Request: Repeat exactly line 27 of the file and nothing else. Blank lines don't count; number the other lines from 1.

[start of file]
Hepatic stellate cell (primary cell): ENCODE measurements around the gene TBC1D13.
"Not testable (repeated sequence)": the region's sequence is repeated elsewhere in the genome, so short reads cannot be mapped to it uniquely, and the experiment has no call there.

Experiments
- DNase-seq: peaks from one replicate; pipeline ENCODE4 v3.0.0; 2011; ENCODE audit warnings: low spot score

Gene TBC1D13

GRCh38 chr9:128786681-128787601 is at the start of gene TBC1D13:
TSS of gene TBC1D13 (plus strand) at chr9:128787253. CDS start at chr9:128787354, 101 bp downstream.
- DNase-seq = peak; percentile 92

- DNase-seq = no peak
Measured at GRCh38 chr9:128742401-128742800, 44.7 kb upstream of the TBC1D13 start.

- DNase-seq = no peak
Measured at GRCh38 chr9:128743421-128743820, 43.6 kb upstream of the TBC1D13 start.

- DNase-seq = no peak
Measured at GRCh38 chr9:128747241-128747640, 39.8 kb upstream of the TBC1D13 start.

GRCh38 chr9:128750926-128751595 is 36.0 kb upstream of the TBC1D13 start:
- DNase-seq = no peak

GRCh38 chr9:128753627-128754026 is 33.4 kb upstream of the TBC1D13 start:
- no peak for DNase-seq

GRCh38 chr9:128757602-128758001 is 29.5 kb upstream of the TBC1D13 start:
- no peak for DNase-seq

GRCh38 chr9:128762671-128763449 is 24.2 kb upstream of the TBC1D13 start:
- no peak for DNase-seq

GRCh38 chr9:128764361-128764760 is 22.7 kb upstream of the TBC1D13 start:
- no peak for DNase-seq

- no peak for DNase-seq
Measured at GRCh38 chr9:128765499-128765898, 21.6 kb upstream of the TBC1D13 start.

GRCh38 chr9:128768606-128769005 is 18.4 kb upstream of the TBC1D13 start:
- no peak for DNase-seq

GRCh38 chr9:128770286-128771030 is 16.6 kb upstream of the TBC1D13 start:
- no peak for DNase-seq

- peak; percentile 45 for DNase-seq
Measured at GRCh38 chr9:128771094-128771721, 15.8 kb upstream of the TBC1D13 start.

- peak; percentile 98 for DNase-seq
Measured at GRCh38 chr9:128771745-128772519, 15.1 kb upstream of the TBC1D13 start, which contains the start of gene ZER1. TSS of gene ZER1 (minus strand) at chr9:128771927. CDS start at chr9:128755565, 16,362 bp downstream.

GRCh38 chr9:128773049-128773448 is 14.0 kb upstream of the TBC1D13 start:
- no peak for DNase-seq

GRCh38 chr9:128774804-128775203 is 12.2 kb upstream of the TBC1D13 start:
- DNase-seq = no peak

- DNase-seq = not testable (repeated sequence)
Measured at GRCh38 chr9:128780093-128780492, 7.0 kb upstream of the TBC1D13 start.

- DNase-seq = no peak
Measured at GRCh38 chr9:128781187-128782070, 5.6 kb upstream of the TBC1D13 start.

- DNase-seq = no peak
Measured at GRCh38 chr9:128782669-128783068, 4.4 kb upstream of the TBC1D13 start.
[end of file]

GRCh38 chr9:128768606-128769005 is 18.4 kb upstream of the TBC1D13 start: